Maria Luisa of Savoy was born on 17 September 1688 at the Royal Palace of Turin as the third daughter and second surviving child of Victor Amadeus II, Duke of Savoy and Anne Marie of Orléans – the youngest daughter of Philippe I, Duke of Orléans and Henrietta of England. She was one of nine children, though only two of her siblings would survive to adulthood; her elder sister Marie Adélaïde, who became Dauphine of France and the mother of King Louis XV of France, and Charles Emmanuel, who eventually became King of Sardinia.
She was reportedly educated very well, though not much is known of her early youth. In September 1701, she was selected as a bride for King Philip V of Spain – she was still a few days shy of her 13th birthday. They were married by proxy on 12 September 1701, and they met in person in Barcelona later that same month. The official wedding took place on 2 November 1701. The 17-year-old Philip was the second son of Louis, the Grand Dauphin – the son and heir of King Louis XIV of France. King Charles II of Spain was destined to die childless – though not for lack of trying – and Philip was a grandson of Maria Theresa of Spain, who was King Charles’s elder half-sister. As the second son, he was not expected to inherit the French throne, and he was named as King Charles’s heir – succeeding him upon his death on 1 November 1700. Nevertheless, Charles’s death provoked the War of the Spanish Succession, which continued until the Treaty of Utrecht confirmed that the crowns of Spain and France could never be united. Thus, Philip was the first King of Spain from the House of Bourbon.
Maria Luisa had been selected by Philip’s grandfather King Louis XIV of France, probably because of her young age. Her aunt Marie Louise had also been King Charles II of Spain’s first wife. He believed that Maria Luisa could be easily manipulated and appointed Marie Anne de La Trémoille, Princesse des Ursins, as her Mistress of the Robes. It would be her task to keep the young King and Queen of Spain from acting against French interests. King Louis even warned his grandson, “Kings, exposed to the gaze of the public, are all the more greatly scorned when they suffer their wives to dominate. You have, before your eyes, the example of your predecessor. The Queen is your first subject. In that quality and as your wife, she ought to obey you… Be strong from the beginning.”1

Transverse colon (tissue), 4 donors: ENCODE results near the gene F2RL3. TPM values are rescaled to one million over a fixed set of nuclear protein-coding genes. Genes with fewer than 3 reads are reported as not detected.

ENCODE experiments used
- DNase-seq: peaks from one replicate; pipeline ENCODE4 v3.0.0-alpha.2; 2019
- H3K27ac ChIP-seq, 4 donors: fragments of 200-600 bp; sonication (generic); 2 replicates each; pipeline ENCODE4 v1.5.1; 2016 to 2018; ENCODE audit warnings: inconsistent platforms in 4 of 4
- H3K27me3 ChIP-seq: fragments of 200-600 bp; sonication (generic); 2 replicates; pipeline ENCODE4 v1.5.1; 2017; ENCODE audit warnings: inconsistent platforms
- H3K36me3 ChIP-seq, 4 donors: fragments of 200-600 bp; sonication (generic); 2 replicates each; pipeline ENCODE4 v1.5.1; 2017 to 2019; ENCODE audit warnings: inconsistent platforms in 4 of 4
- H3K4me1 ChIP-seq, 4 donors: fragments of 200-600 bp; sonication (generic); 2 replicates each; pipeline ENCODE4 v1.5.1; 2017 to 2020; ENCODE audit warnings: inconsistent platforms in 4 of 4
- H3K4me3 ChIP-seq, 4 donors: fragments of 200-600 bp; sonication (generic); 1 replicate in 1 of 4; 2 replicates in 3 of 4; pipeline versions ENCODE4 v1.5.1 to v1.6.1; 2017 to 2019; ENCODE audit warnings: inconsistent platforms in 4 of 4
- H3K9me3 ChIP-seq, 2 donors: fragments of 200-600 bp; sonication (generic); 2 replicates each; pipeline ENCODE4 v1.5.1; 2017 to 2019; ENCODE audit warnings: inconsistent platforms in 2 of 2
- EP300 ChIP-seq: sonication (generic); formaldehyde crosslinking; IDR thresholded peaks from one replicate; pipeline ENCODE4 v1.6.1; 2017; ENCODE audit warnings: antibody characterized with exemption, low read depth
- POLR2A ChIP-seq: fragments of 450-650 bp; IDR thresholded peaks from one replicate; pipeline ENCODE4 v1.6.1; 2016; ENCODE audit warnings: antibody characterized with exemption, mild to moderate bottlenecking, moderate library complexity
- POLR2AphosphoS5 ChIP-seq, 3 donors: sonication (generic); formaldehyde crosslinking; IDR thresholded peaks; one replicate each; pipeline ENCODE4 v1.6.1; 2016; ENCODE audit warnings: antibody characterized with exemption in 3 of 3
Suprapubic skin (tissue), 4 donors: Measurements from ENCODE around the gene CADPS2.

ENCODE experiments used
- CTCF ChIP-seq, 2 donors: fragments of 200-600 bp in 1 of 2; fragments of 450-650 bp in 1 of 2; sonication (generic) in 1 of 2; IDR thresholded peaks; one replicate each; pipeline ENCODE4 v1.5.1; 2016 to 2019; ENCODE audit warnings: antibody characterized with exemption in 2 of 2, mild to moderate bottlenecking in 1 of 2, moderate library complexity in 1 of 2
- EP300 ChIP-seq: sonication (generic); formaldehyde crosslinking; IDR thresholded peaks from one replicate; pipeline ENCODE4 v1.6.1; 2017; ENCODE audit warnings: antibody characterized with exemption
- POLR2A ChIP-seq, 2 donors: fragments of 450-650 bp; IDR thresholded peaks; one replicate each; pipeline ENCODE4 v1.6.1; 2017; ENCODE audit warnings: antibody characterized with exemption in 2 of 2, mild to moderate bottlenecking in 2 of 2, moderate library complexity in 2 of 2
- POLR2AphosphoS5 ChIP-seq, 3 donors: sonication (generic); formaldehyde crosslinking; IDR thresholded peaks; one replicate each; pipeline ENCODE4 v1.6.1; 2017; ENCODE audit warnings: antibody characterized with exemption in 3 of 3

Maria Luisa and Philip hit it off very well, though Philip soon had to leave his wife to fight for his crown. Maria Luisa, though young and inexperienced, was left behind as regent. Nevertheless, she proved to be a hard worker. She never signed anything that she did not understand, insisted on all complaints being investigated and any reports were made directly to her. She even read out despatches from the front from her balcony to the people below in order to avoid incorrect gossip to reach the streets. And even though Philip proved his worth on the battlefield, Maria Luisa soon outshone him on the political battlefield. But even more influential was Marie Anne de La Trémoille, who strictly controlled who had access to the Queen. She, Philip and Maria Luisa were a council of three, which would last until Maria Luisa’s death.
Philip began insisting on his conjugal rights early on because his religious scruples prevented him from taking mistresses. He usually spent the entire night together with Maria Luisa. They went on to have at least four children: Louis (1707 – 1724), Philip (1709 – 1709), Philip (1712-1719) and Ferdinand (1713 – 1759).
At the end of 1713, Maria Luisa fell ill with tuberculosis, and she died on 14 February 1714 at the age of just 25. Philip had insisted on his conjugal rights almost to the last, and within weeks his advisers were on the hunt for a new Queen.2 He married Elisabeth Farnese before the year was out.
Although her two surviving sons became Kings of Spain, neither left issue and Maria Luisa has no living descendants. Maria Luisa left a reputation as a model of Queenship, though this was perhaps influenced by her hated successor. She was affectionately known as La Saboyana – the Savoyard.3
- Queenship in Europe 1660-1815: The Role of the Consort edited by Clarissa Campbell Orr p. 160
- Queenship in Europe 1660-1815: The Role of the Consort edited by Clarissa Campbell Orr p. 161
- Read also: Queens of Old Spain